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My lease term is coming up in a few months. The car has around 20k miles, whereas the lease was for 36k miles.

I like the car, and I intend to buy it, however the lease end purchase price is a bit high than current KBB.

I have also moved to a different state. Driving the car to the dealership where I purchased is not an option.

In your experience, do banks/dealers negotiate over the lease end price, if I tell them that I intend to return the car? The bank doesn't know about the low mileage yet.

Note: GM is the manufacturer

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    Banks don't usually lease cars and don't care about the purchase price. They just provide the dealer with money and receive your payments., It's usually the dealer who owns the car and who you have to buy it from. – DJClayworth Jun 8 '16 at 16:44
  • @DJClayworth I have also moved to a different state. I guess, in my case the dealer will ask me to ship the vehicle to them, which will cost me more $$$. – NRJ Jun 8 '16 at 17:04
  • Raj, please edit that info into the question. – DJClayworth Jun 8 '16 at 17:05
  • Who's the manufacturer? VW? Toyota? The lease-end processes are probably different depending on who makes the car. – Chris Jun 10 '16 at 13:31
  • @Chris GM is the manufacturer – NRJ Jun 10 '16 at 13:32
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Presumably, you would be negotiating with a dealership not with the bank that provided the money to you. You could try negotiating but, really, if the car has less miles on it than the lease buy out price assumes there's no reason for the dealership to negotiate downward.

But it never hurts to try, maybe the dealership has a glut of used cars in your model and doesn't want to take on another one. Maybe you could get them to throw in an extended warranty at no cost if you proceed with the buy out.

  • Yes, the contracts states clearly that there are no credits for leftover miles on the car. – NRJ Jun 8 '16 at 17:05
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I just went through this process and can share my experience. I was in the same boat as you: Car had lower miles than what was leased for, I intended to buy it, the buyout option stipulated in the lease agreement was higher than the KBB value.

They would not negotiate at all with the buyout amount. I tried negotiating with the dealer and the vehicle manufacturer (VW in this case). I thought I had a pretty strong argument too given everything that had recently happened with VW, but they wouldn't budge. Good luck!

  • Did you end up buying the car at full buyout amount? – Ben Miller Jun 10 '16 at 13:15
  • @BenMiller Yes, I bought it. Even at a price over KBB it was still the best option. The other options they were giving me were to renew the lease in another new car (didn't want because I wanted to own the car), or purchase a worse car (didn't want because worse). The other factor was that I also had some cosmetic damage that I would have had to repair before turning in the car. My payments after the lease ended up being a little higher and I take the responsibility for maintenance, but now I own the car and can use it to trade when I pay it down a bit. – Chris Jun 10 '16 at 13:30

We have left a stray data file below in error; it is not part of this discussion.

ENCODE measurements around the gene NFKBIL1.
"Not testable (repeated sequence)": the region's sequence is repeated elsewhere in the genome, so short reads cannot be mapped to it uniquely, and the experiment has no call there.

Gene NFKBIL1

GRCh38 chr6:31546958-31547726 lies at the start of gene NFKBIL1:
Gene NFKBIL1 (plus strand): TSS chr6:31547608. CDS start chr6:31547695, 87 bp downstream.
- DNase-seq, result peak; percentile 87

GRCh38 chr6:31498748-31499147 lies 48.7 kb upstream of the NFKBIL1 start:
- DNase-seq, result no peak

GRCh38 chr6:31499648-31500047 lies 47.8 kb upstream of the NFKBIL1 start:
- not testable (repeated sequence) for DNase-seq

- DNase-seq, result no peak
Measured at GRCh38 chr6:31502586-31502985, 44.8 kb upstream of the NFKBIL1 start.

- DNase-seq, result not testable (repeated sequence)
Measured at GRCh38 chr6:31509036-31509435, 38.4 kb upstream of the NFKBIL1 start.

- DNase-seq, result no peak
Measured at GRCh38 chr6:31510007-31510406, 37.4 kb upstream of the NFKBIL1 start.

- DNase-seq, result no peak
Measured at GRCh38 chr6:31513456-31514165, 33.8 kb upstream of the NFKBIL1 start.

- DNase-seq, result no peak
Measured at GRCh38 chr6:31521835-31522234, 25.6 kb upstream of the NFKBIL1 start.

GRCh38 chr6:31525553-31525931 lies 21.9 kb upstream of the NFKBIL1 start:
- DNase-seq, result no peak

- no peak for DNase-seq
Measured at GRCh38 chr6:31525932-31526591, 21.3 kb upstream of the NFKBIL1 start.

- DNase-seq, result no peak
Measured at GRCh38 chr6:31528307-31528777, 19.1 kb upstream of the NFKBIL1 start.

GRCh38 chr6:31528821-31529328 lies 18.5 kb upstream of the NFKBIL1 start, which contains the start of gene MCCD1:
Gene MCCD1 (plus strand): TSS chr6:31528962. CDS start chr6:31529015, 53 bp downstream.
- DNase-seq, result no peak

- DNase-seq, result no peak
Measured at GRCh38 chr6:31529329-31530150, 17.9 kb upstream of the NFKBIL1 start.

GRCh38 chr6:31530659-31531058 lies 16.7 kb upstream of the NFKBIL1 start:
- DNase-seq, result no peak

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    Curious, what about the option to just walk away and buy a different car (from a different dealer)? Seems like you likely could've bought the same model car for under KBB price? Or are there (dis)incentives to make that less possible? – Joe Jun 10 '16 at 19:15
  • If VW didn't budge, I don't expect GM to budge either. – NRJ Jun 10 '16 at 20:45
  • @Joe That's totally possible, and would've been a good option. The disincentive, in my case, was that I had some damage to the car that I would've had to repair before turning it in. So my walk away option was already going to cost me about $1400 upfront, plus the price of whatever car I chose after that. – Chris Jun 12 '16 at 14:28
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If you have taken good care of the vehicle, it has no noticeable chips, stains, scratches, etc., then one of the other people commenting is correct that the dealer has little reason or motivation to negotiate too much with you, especially if the vehicle is well below the allowed mileage. They are likely going to be able to sell it at a premium any, regardless of whether it's to you or to someone else.

That being said, the answer is already "no" if you don't try, so you don't stand to lose anything by asking for a better price. If you're somehow stuck on the idea that your price has to be anywhere near KBB's valuation, that's just not going to happen. There is so much subjectivity on how those numbers are arrived at to begin with. KBB is a good resource as a baseline idea for a price, but you're never going to get a KBB valuation on a used car.

Remember that the dealer will be going over the car with a fine-toothed comb when you take it in, and the person doing it is trained to find any little thing they can that is to their advantage in negotiating with you (or, even worse, assessing extras you have to pay for that were not part of normal wear and tear in your lease).

Auto negotiations are not fair, simply because you're up against people who do this for a living, and a dollar to your advantage is a dollar to their disadvantage, so they will use everything they can to get the best deal for themselves.

Good luck!

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